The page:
The history of the US dollar predates the United States itself. It goes back to the Revolutionary War when all thirteen colonies issued a single currency to fund the war against Britain. The current dollar was first issued during the Civil War. Several other currencies were introduced before, during, and after the war, and some even coexisted alongside the current dollar.
Interestingly, the present-day US currency has some bills that are rarely seen or even heard of. Ever heard of the $100,000 bill? Maybe not. Well! Here are ten old-timey bills and currencies of the US. Mind you, some are still legal tender even though they are out of print.
10 Silver Certificates
Silver certificates were issued in the US between 1878 and 1964. They were used like regular money and were originally redeemable for their face value in silver coins. However, between June 1967 and June 1968, they could be exchanged for silver bullion and thereafter, regular bank notes. They remain legal tender and can still be traded for current bank bills. In fact, silver certificates closely resemble bank notes, except that their fine print reads “one dollar in silver payable to the bearer on demand.”
Interestingly and unknown to many, two versions of the $1 silver certificate issued in 1886 and 1891 are the first American paper money to ever feature the portrait of a woman. The woman was Martha Washington, the wife of George Washington and the first, first lady of the United States. Martha Washington silver certificates are valued among collectors. An 1891 version in perfect condition sells for about $1,500.
9 Continental Currency
The Continental Currency was issued on June 22, 1775, at the beginning of the Revolutionary War, when the thirteen colonies that would later form the United States agreed they needed a unified currency to prosecute the war against Britain. The money was called “Continental” because it was issued by the Continental Congress, which was the highest governing body during the war. It consisted of delegates from all thirteen colonies.
The currency was backed by nothing other than the promise that it would be repaid from the funds generated from future taxes. The public had no trust in the money, and it led to inflation so bad that even George Washington complained about one wagonload of Continental Currency not buying one wagonload of supplies. Britain worsened the effect of the inflation by releasing counterfeit notes into the US.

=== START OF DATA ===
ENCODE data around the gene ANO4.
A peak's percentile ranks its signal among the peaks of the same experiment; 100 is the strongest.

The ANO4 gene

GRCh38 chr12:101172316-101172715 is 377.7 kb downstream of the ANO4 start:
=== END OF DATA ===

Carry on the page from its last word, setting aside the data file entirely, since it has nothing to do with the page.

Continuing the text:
The value of the Continental Currency varied from colony to colony. People even coined the idiom “not worth a Continental” to describe the worthlessness of an object. The money became so unstable that it crashed in May 1781. The failure of the currency put the newly formed United States in heavy debt at the end of the war. It was even one of the reasons why the US abandoned the idea of a confederation for a stronger central government. The US itself avoided issuing paper money until the Civil War.
In 1933, President Franklin Roosevelt ordered all US citizens to surrender all gold coins, gold bullion, and gold certificates in their possession. This was at the height of the Great Depression when people hoarded their gold and refused to accept paper money. In fact, paper money became so worthless that barter (the exchange of goods for other goods or services) became the preferred medium of exchange.
With most citizens separated from their gold, they were forced to spend the paper money. The federal government itself printed more money including a new $100,000 bill that featured the portrait of Woodrow Wilson, the 28th president of the United States.
There was a catch though. The bill was not legal tender since it was not intended for general use. It was specially made for branches of the Federal Reserve to use in high-value transactions. It remains the highest single bill denomination ever printed in the US.